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of error from the Supreme Court in some cases and from the Appellate Court in the remainder. If application is made for a supersedeas to a reviewing court, or a judge of the court, and the same is denied, this of itself affirms the judgment unless otherwise ordered, and in general no assignment of error is allowed which calls in question any decision of the Municipal Court respecting the practice therein. Under these circumstances it may well be imagined that a great proportion of the cases will be fully prepared and tried. This will take time. As it is now, with a right of trial de novo, cases before our Justices are tried in an off-hand manner. Under the new plan many of the smaller suits will be tried with the same care taken in the Circuit Courts so that the record may properly protect in the reviewing court. Furthermore, under present conditions a jury in a civil case before a justice of the peace is rarely called for. If the case is to be finally tried out before a jury it can be done on appeal. Under the new plan it will, of course, be frequently demanded. The provision abolishing the trial de novo is perhaps the most short-sighted provision of the law. We have had ample experience with such a provision in our Probate Court, where, of course, there is an appeal to the Circuit Court and a trial de novo. In the Probate Court about 10,000 claims are disposed of annually without more than one jury trial. It is the belief of Judge Cutting that this court would be swamped if there was a record appeal, as in many cases each lawyer, uncertain, perhaps, whether or not he would in fact appeal, would be compelled for safety to try his case in such a way that he would have a proper record.

It is argued that the novelties in the matter of practice in the reviewing court and the denying of the right of appeal are justified under the Amendment because they are incidental to the provisions directly granting the General Assembly permission to prescribe the practice in the new court. The point would not seem to be well taken in view of the express declarations of our Constitution with respect to uniformity in practice. The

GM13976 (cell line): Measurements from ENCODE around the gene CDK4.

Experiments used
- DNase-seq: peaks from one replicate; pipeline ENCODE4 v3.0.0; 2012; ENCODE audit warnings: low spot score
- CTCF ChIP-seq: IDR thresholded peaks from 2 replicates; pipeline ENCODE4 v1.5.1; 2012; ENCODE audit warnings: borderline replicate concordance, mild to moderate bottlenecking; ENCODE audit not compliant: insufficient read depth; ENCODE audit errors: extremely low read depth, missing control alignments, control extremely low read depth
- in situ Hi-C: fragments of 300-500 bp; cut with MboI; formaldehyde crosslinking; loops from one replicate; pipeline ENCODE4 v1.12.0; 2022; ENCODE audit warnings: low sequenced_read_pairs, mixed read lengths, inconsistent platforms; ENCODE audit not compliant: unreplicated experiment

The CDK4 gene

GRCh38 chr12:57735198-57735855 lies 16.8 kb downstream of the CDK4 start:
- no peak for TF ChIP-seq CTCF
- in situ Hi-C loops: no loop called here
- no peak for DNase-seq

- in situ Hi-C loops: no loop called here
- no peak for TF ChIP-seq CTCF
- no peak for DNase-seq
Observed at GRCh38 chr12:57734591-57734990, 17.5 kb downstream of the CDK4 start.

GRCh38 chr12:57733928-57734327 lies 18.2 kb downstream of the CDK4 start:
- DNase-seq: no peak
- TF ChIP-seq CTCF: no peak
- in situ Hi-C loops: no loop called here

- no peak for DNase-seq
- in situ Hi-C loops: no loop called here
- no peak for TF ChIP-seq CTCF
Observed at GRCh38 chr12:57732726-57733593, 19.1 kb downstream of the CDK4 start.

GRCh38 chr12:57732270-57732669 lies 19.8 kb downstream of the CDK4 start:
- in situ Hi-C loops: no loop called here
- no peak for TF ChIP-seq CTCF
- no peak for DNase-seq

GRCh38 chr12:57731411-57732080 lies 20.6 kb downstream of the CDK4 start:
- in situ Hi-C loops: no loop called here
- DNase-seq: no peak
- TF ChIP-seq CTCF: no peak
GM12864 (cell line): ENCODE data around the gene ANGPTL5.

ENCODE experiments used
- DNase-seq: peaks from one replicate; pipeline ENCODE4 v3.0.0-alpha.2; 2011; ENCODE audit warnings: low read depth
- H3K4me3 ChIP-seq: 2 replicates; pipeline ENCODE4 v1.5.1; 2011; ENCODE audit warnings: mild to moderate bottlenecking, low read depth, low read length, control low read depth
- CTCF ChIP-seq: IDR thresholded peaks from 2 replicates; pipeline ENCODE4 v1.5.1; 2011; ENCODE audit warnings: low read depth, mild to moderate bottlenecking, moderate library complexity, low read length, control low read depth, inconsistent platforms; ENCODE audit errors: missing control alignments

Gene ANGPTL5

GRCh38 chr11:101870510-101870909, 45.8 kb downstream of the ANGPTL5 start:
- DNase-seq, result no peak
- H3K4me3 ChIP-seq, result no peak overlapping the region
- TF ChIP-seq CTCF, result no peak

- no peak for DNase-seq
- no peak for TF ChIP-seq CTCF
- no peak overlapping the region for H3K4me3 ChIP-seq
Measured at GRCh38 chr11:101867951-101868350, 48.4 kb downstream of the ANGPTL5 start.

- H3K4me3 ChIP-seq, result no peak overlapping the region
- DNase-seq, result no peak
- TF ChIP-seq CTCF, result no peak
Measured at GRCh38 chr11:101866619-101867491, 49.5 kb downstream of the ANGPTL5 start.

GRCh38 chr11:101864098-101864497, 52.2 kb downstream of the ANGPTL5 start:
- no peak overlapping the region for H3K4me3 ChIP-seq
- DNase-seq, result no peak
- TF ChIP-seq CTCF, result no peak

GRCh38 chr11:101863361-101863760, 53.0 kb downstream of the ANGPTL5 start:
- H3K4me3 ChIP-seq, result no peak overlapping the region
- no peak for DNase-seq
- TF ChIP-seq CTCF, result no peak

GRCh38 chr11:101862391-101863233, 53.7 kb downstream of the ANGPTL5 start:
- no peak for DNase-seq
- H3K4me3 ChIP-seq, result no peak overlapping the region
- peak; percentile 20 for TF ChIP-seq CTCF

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provisions are certainly undesirable as far as our Appellate Court is concerned, for the Main and Branch courts are already greatly behind in their calendars. We now have ample machinery for the speedy hearing of appeals from Justices of the Peace in this county. There would be no delay in these cases if our Judges would have an appeal calendar, as already provided for by statute, and would call it promptly. We did have such a calendar but my understanding is that it was difficult to get any Judge to call it, owing to the supposed petty character of the cases. There has been a similar difficulty from time to time with respect to our Quasi-Criminal Calendar. A recognition of these infirmities of Judges, who are but men, led a large number of the members of our bar to plead with the General Assembly to cut down the increased jurisdiction of subject matter provided for in the new law when it was before that body. We feared then and we fear now that if this court is allowed to retain the extensive added jurisdiction of subject matter, the judges will slight the interests of the more humble litigant. This much is certain: they will slight the most important work of the Police Magistrate.